Your behavior is the most important factor for investment success. Even if you do manage to pick the best performing investments, (which is something professional mutual fund managers can’t even do consistently as shown here) panicking out of those investments during a downturn will likely cause permanent damage to your finances.
Here are a few tips to help you avoid behavioral mistakes and survive whatever the market sends your way.
Tip 1: Reassess your risk tolerance.
Using a questionnaire to determine your risk tolerance is a lot different than actually seeing your portfolio decline in value during a downturn. If your reaction to the recent market volatility was different than what you thought it would be, then you might need to adjust your stock exposure accordingly. Just be sure that your new mix doesn’t take you off track to achieve your goals.
Tip 2: Turn off the financial news.
The financial press doesn’t have a personal stake in your financial goals, so don’t put your finances at risk by reacting to the latest “doom and gloom” headline. Instead, take a break from the financial news if it’s causing you to worry and turn to a professional when you want personalized advice.
Tip 3: Cash is king.
Cash is important for several reasons. Along with helping you cover unexpected expenses, having cash on hand can calm your nerves when the market is falling as well as position you take advantage of a buying opportunity. But be sure not to hold too much cash since doing so could keep your net worth from growing enough to reach large financial goals like retirement.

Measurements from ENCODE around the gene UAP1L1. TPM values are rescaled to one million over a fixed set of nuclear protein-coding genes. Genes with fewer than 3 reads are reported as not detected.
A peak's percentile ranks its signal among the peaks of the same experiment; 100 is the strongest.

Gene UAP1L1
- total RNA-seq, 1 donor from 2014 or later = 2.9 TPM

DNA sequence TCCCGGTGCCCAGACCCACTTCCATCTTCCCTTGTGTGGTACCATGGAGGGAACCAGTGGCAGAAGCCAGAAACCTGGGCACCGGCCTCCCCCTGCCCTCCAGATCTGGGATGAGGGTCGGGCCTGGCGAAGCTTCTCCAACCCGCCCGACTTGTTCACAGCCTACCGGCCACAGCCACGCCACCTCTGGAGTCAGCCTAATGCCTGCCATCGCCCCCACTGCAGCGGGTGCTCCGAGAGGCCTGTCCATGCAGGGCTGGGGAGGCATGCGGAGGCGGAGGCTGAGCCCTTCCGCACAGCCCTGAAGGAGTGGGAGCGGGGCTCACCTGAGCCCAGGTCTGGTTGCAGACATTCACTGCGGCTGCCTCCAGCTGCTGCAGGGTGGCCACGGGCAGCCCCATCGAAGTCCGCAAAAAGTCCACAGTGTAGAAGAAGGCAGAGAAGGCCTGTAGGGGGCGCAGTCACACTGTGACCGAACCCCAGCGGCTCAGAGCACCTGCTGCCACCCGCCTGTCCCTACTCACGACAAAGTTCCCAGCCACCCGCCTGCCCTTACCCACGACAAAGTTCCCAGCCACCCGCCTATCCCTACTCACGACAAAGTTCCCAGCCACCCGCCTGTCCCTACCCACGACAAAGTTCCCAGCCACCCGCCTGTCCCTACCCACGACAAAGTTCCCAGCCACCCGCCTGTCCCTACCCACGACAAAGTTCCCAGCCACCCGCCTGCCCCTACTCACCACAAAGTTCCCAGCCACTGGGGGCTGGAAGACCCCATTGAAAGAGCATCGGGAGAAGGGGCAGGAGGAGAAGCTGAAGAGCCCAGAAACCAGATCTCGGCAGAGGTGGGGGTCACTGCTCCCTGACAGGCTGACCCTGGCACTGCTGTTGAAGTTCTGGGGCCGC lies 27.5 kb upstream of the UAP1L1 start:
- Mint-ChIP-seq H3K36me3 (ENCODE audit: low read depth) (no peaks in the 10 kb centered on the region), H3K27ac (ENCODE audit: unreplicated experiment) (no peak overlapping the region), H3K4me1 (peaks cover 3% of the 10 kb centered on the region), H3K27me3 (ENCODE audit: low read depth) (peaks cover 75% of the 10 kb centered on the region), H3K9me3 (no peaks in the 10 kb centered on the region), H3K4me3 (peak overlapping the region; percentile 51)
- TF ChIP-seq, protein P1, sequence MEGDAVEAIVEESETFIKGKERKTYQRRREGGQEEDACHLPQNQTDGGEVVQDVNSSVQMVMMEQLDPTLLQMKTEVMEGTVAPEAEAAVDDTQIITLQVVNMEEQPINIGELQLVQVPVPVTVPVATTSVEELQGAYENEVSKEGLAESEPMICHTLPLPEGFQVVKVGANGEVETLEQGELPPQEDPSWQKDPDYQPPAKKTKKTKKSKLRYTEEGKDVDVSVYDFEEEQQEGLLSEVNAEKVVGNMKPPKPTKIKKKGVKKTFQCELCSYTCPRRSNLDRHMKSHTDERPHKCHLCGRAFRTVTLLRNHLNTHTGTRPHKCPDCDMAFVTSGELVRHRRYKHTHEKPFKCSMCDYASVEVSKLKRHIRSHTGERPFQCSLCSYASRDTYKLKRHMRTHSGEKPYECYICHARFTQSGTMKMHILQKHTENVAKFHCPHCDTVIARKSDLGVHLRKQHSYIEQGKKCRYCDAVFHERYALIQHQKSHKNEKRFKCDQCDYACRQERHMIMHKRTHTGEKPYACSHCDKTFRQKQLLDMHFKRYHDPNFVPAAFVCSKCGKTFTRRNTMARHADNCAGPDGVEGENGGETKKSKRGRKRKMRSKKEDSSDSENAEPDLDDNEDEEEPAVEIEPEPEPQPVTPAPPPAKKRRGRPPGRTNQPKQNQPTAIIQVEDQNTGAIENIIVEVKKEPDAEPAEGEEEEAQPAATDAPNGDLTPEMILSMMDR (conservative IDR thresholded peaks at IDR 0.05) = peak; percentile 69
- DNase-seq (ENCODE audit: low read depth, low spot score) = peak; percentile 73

Tip 4: Reassess your expectations about future returns.
Base your financial planning projections on realistic investment returns. The huge gains over the past several years are a result of the market’s strong recovery from the ’08-’09 downturn, so don’t count on them to continue long-term. It’s better to use a conservative estimate for your portfolio’s performance and be surprised to the upside rather than to realize you won’t be able to retire because you didn’t get the 10%+ annual returns that you’d hoped for.
Tip 5: Don’t leave your financial future up to chance.
No one cares more about your financial success than you do, so make sure you understand the “what,” “why,” and “how” of any financial advice you receive. And consider getting a second opinion from a professional if you’re a “do-it-yourself” investor.